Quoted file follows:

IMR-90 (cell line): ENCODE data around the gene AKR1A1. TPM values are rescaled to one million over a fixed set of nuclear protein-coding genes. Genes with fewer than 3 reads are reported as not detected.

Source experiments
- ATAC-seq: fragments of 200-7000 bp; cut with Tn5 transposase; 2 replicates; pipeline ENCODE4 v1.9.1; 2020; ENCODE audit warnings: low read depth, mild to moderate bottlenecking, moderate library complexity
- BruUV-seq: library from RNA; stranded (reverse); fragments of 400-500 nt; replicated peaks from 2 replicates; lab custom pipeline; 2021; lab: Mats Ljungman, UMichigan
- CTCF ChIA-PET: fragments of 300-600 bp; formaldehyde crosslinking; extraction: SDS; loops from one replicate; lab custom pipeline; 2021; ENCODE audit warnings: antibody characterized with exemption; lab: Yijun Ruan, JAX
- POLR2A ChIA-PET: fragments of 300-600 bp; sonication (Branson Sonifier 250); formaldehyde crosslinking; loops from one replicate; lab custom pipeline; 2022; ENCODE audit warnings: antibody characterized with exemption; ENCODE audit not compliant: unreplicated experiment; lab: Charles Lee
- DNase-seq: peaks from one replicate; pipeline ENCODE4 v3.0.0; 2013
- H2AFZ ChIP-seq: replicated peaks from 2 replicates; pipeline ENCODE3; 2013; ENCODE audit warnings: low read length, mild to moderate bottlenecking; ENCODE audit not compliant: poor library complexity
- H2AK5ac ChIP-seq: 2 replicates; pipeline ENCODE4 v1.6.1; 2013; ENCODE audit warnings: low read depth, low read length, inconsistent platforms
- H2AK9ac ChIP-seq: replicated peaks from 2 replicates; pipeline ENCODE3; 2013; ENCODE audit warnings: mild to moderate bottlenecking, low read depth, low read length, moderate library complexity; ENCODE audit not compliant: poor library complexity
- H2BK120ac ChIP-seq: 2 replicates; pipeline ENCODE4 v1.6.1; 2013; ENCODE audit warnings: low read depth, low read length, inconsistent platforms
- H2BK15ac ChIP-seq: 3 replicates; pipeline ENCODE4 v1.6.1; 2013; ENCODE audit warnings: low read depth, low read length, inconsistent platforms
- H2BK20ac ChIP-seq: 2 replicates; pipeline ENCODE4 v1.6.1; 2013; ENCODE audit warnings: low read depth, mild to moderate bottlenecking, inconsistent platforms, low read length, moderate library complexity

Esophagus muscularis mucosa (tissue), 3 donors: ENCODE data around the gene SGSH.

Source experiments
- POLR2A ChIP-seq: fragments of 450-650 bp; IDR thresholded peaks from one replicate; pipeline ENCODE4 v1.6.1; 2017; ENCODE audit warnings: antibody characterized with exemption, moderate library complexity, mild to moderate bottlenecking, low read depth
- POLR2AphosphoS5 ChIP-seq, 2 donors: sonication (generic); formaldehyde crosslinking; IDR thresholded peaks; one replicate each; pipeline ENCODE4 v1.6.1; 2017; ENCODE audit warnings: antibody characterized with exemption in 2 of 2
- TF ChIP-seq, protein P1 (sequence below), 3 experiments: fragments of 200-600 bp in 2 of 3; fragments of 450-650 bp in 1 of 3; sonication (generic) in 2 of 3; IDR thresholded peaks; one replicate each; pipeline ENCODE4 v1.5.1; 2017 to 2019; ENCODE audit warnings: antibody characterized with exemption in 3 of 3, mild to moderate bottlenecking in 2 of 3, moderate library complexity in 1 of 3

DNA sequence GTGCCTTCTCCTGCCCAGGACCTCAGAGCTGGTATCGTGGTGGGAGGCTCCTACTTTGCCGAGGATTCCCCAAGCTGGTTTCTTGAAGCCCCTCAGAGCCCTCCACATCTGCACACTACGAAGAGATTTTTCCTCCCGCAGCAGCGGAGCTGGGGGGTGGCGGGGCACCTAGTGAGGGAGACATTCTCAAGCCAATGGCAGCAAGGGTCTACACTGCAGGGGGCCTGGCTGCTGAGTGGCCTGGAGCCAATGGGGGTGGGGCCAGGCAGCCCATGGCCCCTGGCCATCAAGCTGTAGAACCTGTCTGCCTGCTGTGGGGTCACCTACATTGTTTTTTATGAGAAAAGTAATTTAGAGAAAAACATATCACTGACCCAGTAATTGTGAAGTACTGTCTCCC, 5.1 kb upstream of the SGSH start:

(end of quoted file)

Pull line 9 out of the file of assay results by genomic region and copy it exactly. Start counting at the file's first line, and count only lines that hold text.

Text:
- H2AK5ac ChIP-seq: 2 replicates; pipeline ENCODE4 v1.6.1; 2013; ENCODE audit warnings: low read depth, low read length, inconsistent platforms